February 10, 2020 by Jason Contant
The government of British Columbia’s recent announcement that it will be removing lawyers and legal costs from the system to reduce insurance premiums by about 20% and increase care benefits has been met with approval from the provincial brokers association.
However, there is a downside to the plan to reduce premiums so drastically by May 1, 2021, if legislation passes as planned this spring.
“Let’s face it: if premiums are going to drop that dramatically, broker incomes are going to drop as well and that’s something we will be keenly interested in,” Insurance Brokers Association of B.C. (IBABC) executive director and chief operating officer Chuck Byrne told Canadian Underwriter in an interview Friday. “We have a significant amount of time to get up to speed and think through that, and that’s certainly going to be the focus of our meeting with our members in the next few weeks.”
Byrne was asked by Canadian Underwriter about how the provincial government’s briefing is progressing and if there were any sticking points.
IBABC said in an announcement Thursday (when the provincial government revealed its new Enhanced Care model) that the association and senior management are being briefed on the details of the announcement and Insurance Corporation of British Columbia’s (ICBC) plans with the change. “I think brokers are genuinely interested in knowing how this will affect their workflow and what training and support is required,” Byrne said.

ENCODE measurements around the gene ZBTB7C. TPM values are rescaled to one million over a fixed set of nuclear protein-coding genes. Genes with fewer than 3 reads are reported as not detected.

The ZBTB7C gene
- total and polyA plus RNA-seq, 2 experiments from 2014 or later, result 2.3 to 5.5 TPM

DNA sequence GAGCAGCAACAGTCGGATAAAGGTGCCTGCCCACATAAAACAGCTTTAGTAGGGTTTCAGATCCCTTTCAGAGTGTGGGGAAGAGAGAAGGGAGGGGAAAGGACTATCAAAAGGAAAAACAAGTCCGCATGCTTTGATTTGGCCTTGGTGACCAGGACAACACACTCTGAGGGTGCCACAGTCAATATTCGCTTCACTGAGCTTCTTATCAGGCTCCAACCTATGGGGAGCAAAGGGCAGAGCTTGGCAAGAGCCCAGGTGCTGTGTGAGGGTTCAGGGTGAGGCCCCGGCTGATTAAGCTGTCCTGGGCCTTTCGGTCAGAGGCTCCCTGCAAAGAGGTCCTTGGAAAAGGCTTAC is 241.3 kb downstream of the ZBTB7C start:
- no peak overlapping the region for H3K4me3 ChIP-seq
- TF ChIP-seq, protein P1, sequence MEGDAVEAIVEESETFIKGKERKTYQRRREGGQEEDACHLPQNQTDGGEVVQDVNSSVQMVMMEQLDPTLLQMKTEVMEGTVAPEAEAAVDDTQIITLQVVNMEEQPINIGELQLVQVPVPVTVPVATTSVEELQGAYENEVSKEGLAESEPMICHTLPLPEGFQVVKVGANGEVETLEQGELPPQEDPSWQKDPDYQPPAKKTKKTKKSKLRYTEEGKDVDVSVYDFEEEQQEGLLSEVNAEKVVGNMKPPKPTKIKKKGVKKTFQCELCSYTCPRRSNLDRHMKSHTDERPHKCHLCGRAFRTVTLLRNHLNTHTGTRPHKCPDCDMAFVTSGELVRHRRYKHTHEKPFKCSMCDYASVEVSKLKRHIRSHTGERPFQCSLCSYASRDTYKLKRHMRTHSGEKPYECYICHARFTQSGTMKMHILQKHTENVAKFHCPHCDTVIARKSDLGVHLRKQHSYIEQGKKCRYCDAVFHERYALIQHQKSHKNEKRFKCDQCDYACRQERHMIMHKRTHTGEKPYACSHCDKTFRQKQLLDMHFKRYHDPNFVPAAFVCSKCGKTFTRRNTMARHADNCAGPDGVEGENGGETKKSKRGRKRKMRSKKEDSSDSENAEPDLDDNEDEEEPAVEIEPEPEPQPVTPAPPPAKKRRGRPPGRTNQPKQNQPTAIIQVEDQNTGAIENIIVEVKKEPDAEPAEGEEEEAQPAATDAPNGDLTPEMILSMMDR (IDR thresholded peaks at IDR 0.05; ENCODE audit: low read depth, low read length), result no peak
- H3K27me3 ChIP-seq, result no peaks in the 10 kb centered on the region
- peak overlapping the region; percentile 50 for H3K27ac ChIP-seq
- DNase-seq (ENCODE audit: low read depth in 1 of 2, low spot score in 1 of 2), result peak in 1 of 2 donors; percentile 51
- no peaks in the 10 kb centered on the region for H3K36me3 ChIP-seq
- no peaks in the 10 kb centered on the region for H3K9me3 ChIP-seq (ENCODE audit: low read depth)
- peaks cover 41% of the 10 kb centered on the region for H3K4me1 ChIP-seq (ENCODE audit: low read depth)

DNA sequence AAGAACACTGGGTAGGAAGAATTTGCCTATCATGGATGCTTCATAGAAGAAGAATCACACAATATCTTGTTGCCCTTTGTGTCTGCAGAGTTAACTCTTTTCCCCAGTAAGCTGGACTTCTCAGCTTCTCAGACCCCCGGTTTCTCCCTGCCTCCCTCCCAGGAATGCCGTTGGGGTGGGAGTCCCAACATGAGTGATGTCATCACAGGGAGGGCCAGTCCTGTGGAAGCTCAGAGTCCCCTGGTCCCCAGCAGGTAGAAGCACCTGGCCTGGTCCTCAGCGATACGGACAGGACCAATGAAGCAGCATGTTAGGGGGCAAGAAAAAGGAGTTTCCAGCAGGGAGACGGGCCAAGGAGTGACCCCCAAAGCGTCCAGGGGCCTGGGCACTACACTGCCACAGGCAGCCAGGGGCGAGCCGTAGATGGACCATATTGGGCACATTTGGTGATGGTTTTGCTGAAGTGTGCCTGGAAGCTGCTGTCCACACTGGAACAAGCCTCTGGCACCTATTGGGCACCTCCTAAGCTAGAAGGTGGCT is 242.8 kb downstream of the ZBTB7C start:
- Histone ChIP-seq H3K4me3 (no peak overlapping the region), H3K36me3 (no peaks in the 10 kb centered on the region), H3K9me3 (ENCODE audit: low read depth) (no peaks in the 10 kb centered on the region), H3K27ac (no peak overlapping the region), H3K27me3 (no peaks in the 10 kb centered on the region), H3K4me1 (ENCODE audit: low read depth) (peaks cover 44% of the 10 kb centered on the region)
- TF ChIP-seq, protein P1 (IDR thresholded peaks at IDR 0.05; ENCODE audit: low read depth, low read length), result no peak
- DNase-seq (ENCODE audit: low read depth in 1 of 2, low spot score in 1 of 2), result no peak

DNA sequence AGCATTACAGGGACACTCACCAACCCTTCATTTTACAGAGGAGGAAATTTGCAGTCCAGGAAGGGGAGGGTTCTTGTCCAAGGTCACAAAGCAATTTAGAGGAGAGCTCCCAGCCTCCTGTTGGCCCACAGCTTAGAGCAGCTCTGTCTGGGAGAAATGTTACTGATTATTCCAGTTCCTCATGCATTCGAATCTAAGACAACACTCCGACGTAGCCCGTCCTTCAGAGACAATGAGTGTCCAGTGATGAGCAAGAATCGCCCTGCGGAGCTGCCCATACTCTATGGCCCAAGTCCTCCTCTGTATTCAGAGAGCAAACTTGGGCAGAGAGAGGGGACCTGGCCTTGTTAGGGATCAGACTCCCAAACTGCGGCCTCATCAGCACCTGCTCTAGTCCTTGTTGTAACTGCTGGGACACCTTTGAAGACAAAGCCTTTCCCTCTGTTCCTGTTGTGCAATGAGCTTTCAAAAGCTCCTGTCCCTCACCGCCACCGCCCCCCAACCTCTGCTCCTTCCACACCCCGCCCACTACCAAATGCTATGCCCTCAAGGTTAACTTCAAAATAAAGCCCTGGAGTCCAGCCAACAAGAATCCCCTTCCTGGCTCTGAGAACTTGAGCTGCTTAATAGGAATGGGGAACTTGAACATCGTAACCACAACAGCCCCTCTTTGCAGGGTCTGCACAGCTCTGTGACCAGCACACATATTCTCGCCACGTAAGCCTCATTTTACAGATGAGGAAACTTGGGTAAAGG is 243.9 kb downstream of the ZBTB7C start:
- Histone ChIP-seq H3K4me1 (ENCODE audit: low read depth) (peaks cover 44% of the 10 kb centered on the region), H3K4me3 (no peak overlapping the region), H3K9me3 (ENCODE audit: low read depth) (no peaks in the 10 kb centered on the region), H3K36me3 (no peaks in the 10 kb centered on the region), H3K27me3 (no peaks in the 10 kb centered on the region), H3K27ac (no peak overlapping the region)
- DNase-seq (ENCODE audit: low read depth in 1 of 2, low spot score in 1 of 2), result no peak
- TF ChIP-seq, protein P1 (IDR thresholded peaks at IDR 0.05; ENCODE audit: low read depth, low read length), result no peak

Under the government’s plan, legislation will be introduced in the spring 2020 session, with regulations to follow in fall 2020. If passed, the reforms would take effect May 1, 2021. Among the changes:
Perhaps one of the most interesting aspects of the announcement is “removing lawyers and legal costs” from the system. Can this be done?
“Actually, you do legislatively remove the ability to involve a lawyer and that’s precisely what this does,” Byrne said. “Clearly it eliminates an estimated amount of $1.5 billion in today’s costs for legal and court [costs].”
The Trial Lawyers Association of BC said in a release Thursday that this move is a “deliberate taking way of the right of British Columbians to receive fair access to courts and fair settlement for those injured on our roads.”
Byrne said B.C. Premier John Horgan has publicly stated that the government expects with “100% certainty” a court challenge from trial lawyers.
“There will be a challenge, but based on the work they have done to develop this in context of what exists in Saskatchewan, Manitoba, Quebec, I’m pretty sure they’ll have the legislation correctly written so that it may be challenged all they want, but probably not overturned,” Byrne said. “You can rest assured that areas of Canada with experience have been greatly consulted.”
IBABC said in its announcement that Enhanced Care coverage will have “tremendous benefits for consumers as it puts the focus on helping crash victims get back to health with having to go through the court system and on helping bring premiums to an affordable level for British Columbians.
“This was a bold move for sure,” Byrne said, calling it one of the biggest Canadian insurance announcements in decades.